How One Bias Can Help You


“Biases make our judgments irrational!” Or so says the website. Is that really a bad thing? The thinking is that if a bias hurts you, it would be better to get rid of it. If a bias helps you then keep it. If it doesn`t hurt or help, then who cares?

For example, suppose you were in a nice french restaurant. The snooty waiter hands you the wine menu. You have no idea which wine is good. You don`t even normally buy wine. How are you going to decide?

Which Wine Goes First?

You scan the menu. The first item is a $100 bottle of wine. You think “OMG. That is way more than the meal!” You look at the other bottles that go from $100 to $20. You pick what you feel is reasonable. It`s a red wine for $50. It tastes good and you’re happy.

What if the first wine was the $20 one? You would look are the other wines with the price going up and up. Would you go for the $50 dollar wine? I`d bet you would go for the $20 bottle. It would OK, but it didn`t taste that great.

What as that a good experience?

In the first case, the owner deliberately put the most expensive bottle on top. You would see that first and judge the rest of the prices based on that. This is called anchoring.

Anchoring occurs when the first thing you judge influences your judgment of all that follows.


If you are aware of this then you can use it to your own advantage as well. When you are trying setting prices. Make sure that you mention the most expensive item first.

The typical example is the one I just showed you. You have three basic products. One is a very expensive VIP product. The next two are the normal product and the economic plan. In most cases, people choose the middle.

How Much Is That First Webinar?

Another case of anchoring can be seen on many webinars called the price marinade. Those done by Jason Fladlien, Russel Brunson, etc. start by mentioning a very high price and let it simmer in your mind. For example, one could say the product costs $214,569. Your mind gets anchored to that price. You wonder “How am I going to afford that?”

The good ones will build value upon value. Such that even at that price it looks like you would get a good return on your money.

But, towards the end of the webinar, the price gets slashed once or twice. It is only $1,999 with all the bonuses. The final price seems such a bargain compared to the original price. You buy it.

If the person started out saying it was $1,999 at the very beginning. Would you have bought it? No way! You would have thought it was too expensive. That you didn`t have the money to pay for it, etc. That is our natural response for almost any initial price, by the way.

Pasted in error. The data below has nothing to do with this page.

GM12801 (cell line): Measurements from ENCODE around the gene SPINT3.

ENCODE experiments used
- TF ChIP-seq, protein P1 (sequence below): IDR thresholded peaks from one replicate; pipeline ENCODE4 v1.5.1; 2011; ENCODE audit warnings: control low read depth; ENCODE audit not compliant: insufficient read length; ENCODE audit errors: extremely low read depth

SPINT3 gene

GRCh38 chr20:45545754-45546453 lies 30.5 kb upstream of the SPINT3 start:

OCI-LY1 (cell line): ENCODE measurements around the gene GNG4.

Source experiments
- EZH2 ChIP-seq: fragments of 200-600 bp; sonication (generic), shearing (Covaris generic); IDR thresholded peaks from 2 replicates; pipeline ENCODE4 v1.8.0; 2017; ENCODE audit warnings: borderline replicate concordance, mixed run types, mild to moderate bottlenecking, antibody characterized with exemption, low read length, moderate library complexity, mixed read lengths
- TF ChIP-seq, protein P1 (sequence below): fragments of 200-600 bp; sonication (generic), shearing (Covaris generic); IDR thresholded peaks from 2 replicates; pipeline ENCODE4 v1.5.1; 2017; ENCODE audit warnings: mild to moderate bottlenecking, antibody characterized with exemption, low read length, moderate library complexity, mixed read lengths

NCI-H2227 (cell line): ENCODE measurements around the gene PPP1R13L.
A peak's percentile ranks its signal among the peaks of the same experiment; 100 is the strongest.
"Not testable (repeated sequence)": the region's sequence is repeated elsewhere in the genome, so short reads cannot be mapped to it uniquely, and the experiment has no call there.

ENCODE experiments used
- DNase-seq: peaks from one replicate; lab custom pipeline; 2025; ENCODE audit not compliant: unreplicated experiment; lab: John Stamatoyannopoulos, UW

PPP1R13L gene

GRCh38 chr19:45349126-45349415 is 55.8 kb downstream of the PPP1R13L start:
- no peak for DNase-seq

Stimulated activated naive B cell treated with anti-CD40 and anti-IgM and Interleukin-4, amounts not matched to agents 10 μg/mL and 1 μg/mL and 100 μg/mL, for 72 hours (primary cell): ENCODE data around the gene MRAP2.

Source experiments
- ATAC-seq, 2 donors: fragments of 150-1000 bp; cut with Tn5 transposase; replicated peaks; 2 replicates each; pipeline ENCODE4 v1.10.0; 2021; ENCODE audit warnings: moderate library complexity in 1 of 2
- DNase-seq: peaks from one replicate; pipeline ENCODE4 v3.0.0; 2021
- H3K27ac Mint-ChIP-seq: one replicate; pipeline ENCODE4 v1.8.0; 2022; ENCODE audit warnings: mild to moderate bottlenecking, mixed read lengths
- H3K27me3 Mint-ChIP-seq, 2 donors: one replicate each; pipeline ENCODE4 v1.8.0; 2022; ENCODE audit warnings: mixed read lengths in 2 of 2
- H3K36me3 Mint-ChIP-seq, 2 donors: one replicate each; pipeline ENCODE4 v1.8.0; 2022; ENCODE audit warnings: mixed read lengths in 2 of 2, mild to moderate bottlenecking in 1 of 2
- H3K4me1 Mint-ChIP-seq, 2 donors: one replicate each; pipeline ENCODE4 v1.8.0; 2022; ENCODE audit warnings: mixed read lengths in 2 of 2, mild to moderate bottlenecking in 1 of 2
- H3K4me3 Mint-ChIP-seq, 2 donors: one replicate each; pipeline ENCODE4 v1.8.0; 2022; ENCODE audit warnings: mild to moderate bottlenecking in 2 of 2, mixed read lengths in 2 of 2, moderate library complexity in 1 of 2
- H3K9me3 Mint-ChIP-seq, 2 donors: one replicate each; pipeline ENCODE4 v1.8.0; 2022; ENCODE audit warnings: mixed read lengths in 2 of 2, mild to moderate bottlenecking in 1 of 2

This just shows what you can do with anchoring when it comes to prices in webinars. But anchoring pops up in other places.

First, Go For Broke

For example, you can run into the same situation in business negotiations. In business negotiations, you think about what you want. Then you ask for way more than that.

If you want a raise, think of the high range of what you want. Also, think of the evidence for that high range. You may have to look around the Internet or ask colleges in the same profession but at different companies.

BTW, it is often more costly for a company to hire and train a new person than to keep an effective employee. The only general exception to this rule tends to be older programmers vs younger ones. In that case, if the older programmers do not keep up with the technology they are old, expensive, and not that effective. So, make sure you can clearly make the case for your effectiveness.

If it all goes well, you will find yourself giving up some ground. But, you will probably get more than what you wanted at the beginning. The trick here is getting both sides to anchor against your initial proposal.

Those are just two cases where anchoring can be used to help you in business. But suppose, you want to avoid it`s effects. What should you do?

How Do You Prevent Anchoring Bias?

That is a rather difficult question. The sad thing is that 1996 there was a study in the Journal of Experimental Psychology. It said that even if the test subjects knew that there was anchoring, they still fell for it. A 2010 study even showed that people were given money to avoid it they still fell for it.

This just shows that you should give yourself time to sleep on it. Put the decision off to the side and come back to it later. There is a possibility that you can reduce the effect that way. It is better to fact check and compares other products before making a decision.

Salesmen will push time limits and other scarcity tricks. Give yourself time to slow down. Think about the price. Then decide it is right for you.


Remember anchoring by itself is neither good nor bad. Anchoring is just a bias. This bias can cause you to pay more than you should for something. It can also help you get more revenue. What is important is that you are aware of it and its uses.

If you need more help with business presentations please, let me know. I help people effectively use logic, psychology, and rhetoric to build powerful presentations. A good presentation can make or break a business. Just contact me on Twitter, Facebook, or the contact form here, if you need help.


Matthew Ownby

Previously worked at NASA, Cisco Japan, and other large IT Corporation. Spent more than 15 years training businessmen and women to be better presenters. Good enough at Japanese help native Japanese speakers win speaking contests. Was fortunate enough to give a TEDx Talk in Kyoto also in Japanese ;). Also aims to build the toughest communication contest ever. That will not only include being good at business presentation skills, but debate, meeting facilitation, negotiation, coaching, and more. Also runs an online communication dojo where the focus is on practical skill application not listening to a sage on a stage.

Matthew Ownbyをフォローする


Copied title and URL